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Biology Physics and Maths v/s Biology content in Biophysics

  1. Mar 30, 2016 #1
    I have a Master's degree in Physics and am planning to switch over to Biophysics and wish to know a but about the field in general in terms of the following aspects.
    I've had a few internships on Biophysics in the past and have loved working in this field. However, I have absolutely no experimental experience. I also do not have a solid foundation of biological concepts in terms of formal courses in my university (I only did one introductory course on Biotechnology). Would this affect me as a researcher in this field in the future?
    I love solving problems in Mathematics and Physics and developing an understanding of physical concepts through a bottom-up approach. On the contrary, with my experience in Biophysics, I have a feeling that biophysics has a top-down approach based on observations on experience and different than physics in that aspect (please correct me if I'm wrong). Although I do like learning about biological systems, I feel that this difference of approach would be an obstacle for me in doing research as a biophysicist and may eventually lead me into disliking the subject. Is this a valid assumption? Are there any discoveries in Biophysics that have been made based on theoretical research and later confirmed through experiments?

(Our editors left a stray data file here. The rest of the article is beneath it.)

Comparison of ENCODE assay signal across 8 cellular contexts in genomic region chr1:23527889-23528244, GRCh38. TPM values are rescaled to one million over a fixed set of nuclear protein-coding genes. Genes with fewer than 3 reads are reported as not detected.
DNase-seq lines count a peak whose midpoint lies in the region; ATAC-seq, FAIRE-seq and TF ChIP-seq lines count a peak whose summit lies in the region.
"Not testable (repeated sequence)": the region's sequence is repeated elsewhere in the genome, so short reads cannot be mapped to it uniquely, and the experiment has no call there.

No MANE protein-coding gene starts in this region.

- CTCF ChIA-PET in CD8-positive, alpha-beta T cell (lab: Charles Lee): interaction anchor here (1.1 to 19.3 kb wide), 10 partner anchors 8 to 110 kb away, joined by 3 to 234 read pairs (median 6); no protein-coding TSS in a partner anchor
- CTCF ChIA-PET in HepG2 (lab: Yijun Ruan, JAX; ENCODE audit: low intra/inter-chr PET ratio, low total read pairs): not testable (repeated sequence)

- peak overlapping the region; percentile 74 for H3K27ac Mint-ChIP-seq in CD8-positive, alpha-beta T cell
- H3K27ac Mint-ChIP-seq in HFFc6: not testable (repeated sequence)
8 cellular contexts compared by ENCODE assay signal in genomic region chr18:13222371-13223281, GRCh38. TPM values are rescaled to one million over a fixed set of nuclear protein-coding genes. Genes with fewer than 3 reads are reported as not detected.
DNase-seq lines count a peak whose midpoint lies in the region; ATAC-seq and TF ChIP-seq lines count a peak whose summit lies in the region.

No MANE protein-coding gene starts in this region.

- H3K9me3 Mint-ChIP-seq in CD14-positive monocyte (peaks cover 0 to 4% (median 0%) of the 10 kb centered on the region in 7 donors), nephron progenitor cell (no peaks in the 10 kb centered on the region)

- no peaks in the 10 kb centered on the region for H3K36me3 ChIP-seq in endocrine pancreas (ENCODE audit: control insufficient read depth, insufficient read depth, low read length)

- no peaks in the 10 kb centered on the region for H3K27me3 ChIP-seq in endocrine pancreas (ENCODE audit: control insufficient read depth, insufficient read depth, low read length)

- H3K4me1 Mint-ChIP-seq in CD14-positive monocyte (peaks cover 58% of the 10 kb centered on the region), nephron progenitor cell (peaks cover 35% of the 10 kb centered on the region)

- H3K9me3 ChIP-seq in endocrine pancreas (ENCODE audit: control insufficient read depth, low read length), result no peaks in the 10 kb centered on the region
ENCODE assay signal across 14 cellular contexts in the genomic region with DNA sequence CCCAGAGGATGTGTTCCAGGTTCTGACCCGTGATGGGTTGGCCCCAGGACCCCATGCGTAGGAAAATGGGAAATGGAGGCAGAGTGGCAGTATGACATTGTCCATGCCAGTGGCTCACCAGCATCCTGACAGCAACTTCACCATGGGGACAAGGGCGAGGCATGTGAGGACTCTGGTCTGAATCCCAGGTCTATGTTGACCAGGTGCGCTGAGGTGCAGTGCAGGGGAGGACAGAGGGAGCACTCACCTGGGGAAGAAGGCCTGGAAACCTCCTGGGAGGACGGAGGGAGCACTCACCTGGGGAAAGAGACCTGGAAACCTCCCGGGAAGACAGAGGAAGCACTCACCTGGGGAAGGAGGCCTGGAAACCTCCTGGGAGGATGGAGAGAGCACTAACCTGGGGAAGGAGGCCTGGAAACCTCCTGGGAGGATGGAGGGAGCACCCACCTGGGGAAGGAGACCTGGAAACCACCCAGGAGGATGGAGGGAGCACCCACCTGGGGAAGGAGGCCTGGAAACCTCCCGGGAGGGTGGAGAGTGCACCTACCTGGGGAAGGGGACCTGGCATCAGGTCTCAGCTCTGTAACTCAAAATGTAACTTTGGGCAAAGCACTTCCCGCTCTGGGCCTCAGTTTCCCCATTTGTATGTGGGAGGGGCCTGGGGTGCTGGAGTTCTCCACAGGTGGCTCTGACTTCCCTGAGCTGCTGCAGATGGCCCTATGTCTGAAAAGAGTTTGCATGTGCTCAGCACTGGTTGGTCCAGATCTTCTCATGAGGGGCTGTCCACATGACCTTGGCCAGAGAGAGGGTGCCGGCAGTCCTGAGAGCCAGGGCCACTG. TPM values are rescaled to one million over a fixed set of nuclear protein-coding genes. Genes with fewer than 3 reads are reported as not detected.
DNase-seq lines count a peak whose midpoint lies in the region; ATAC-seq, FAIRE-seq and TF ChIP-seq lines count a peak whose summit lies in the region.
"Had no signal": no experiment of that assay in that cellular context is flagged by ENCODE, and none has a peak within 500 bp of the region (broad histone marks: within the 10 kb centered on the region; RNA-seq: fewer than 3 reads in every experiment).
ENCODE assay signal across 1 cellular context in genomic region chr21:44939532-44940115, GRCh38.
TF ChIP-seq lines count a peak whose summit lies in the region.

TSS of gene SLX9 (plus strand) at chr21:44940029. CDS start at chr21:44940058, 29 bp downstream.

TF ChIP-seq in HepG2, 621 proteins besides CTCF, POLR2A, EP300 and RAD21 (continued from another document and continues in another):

2. jcsd
  3. Apr 2, 2016 #2
    Biophysics is a very interdisciplinary field with very different approaches taken by research groups.

    There is 100% experimental biophysics. There is 100% theoretical biophysics. It can be top down or bottoms up. It is correct to say that most is top down, as a lot of bottoms up stuff would usually be considered physical chemistry. It can be done by teams of biologists or chemists. Or it can be done by teams of physicists and mathematicians. Or a mix.

    In some groups the biological aspects are very important and you need a lot of mol. bio and biochemstry skills. If you need a big repertoire of them and you need to have the right insight on which one to use, then a more biological can be helpful. But if you just need to execute a certain protocol, you can just learn that technique and become competent, without having to learn everything else.

    There's few people trained as pure biophysicists since their BSc degree. For a good team you need people with different backgrounds. If it was just biologists and a lost chemist, it wouldn't be called biophysics.

    There is lots of research where computer models are being build. For metabolic networks, for actin or microtubuli assembly, for soft matter, for pharmakinetics, etc. I am sure you can google and find research groups on biophysics, and see what they do.
    Usually it makes sense for a project to have both an experimental and theoretical element. Sometimes the same person does the same research, at other times, different people do different work on the project.

    And let's not forget about the chemistry involved.
    Last edited: Apr 2, 2016
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